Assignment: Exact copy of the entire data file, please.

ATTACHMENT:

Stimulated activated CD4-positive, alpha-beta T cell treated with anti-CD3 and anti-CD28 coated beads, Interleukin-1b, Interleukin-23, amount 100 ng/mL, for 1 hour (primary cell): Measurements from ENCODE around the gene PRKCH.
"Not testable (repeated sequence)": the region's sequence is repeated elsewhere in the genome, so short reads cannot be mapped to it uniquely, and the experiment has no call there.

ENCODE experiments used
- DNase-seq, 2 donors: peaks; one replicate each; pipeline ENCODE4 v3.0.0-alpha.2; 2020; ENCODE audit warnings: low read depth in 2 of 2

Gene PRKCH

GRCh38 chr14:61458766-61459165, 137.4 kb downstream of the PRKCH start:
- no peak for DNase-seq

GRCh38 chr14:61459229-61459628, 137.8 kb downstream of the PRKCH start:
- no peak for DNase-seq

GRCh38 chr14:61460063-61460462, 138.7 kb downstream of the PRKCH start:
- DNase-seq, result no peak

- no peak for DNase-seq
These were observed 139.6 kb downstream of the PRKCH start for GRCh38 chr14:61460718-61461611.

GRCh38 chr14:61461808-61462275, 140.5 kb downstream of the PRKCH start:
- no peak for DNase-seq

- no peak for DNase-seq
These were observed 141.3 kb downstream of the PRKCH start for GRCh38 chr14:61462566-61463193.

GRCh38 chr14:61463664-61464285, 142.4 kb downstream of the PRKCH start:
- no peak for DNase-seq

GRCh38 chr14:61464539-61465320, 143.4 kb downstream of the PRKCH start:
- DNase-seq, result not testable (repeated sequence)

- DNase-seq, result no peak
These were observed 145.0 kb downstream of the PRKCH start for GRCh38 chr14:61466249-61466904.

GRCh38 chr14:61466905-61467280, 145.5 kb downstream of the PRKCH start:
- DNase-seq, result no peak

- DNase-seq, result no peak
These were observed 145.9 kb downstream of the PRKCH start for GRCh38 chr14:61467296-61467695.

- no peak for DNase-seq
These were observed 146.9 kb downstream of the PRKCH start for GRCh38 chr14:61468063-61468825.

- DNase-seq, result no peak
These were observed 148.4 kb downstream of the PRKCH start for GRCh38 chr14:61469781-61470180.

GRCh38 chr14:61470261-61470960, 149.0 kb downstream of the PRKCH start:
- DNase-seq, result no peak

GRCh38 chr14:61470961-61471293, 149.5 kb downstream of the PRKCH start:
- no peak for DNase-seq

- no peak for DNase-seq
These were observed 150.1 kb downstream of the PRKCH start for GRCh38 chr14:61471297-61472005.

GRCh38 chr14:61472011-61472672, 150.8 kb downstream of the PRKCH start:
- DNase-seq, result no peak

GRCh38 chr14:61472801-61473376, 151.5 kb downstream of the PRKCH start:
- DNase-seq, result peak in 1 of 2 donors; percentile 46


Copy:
Stimulated activated CD4-positive, alpha-beta T cell treated with anti-CD3 and anti-CD28 coated beads, Interleukin-1b, Interleukin-23, amount 100 ng/mL, for 1 hour (primary cell): Measurements from ENCODE around the gene PRKCH.
"Not testable (repeated sequence)": the region's sequence is repeated elsewhere in the genome, so short reads cannot be mapped to it uniquely, and the experiment has no call there.

ENCODE experiments used
- DNase-seq, 2 donors: peaks; one replicate each; pipeline ENCODE4 v3.0.0-alpha.2; 2020; ENCODE audit warnings: low read depth in 2 of 2

Gene PRKCH

GRCh38 chr14:61458766-61459165, 137.4 kb downstream of the PRKCH start:
- no peak for DNase-seq

GRCh38 chr14:61459229-61459628, 137.8 kb downstream of the PRKCH start:
- no peak for DNase-seq

GRCh38 chr14:61460063-61460462, 138.7 kb downstream of the PRKCH start:
- DNase-seq, result no peak

- no peak for DNase-seq
These were observed 139.6 kb downstream of the PRKCH start for GRCh38 chr14:61460718-61461611.

GRCh38 chr14:61461808-61462275, 140.5 kb downstream of the PRKCH start:
- no peak for DNase-seq

- no peak for DNase-seq
These were observed 141.3 kb downstream of the PRKCH start for GRCh38 chr14:61462566-61463193.

GRCh38 chr14:61463664-61464285, 142.4 kb downstream of the PRKCH start:
- no peak for DNase-seq

GRCh38 chr14:61464539-61465320, 143.4 kb downstream of the PRKCH start:
- DNase-seq, result not testable (repeated sequence)

- DNase-seq, result no peak
These were observed 145.0 kb downstream of the PRKCH start for GRCh38 chr14:61466249-61466904.

GRCh38 chr14:61466905-61467280, 145.5 kb downstream of the PRKCH start:
- DNase-seq, result no peak

- DNase-seq, result no peak
These were observed 145.9 kb downstream of the PRKCH start for GRCh38 chr14:61467296-61467695.

- no peak for DNase-seq
These were observed 146.9 kb downstream of the PRKCH start for GRCh38 chr14:61468063-61468825.

- DNase-seq, result no peak
These were observed 148.4 kb downstream of the PRKCH start for GRCh38 chr14:61469781-61470180.

GRCh38 chr14:61470261-61470960, 149.0 kb downstream of the PRKCH start:
- DNase-seq, result no peak

GRCh38 chr14:61470961-61471293, 149.5 kb downstream of the PRKCH start:
- no peak for DNase-seq

- no peak for DNase-seq
These were observed 150.1 kb downstream of the PRKCH start for GRCh38 chr14:61471297-61472005.

GRCh38 chr14:61472011-61472672, 150.8 kb downstream of the PRKCH start:
- DNase-seq, result no peak

GRCh38 chr14:61472801-61473376, 151.5 kb downstream of the PRKCH start:
- DNase-seq, result peak in 1 of 2 donors; percentile 46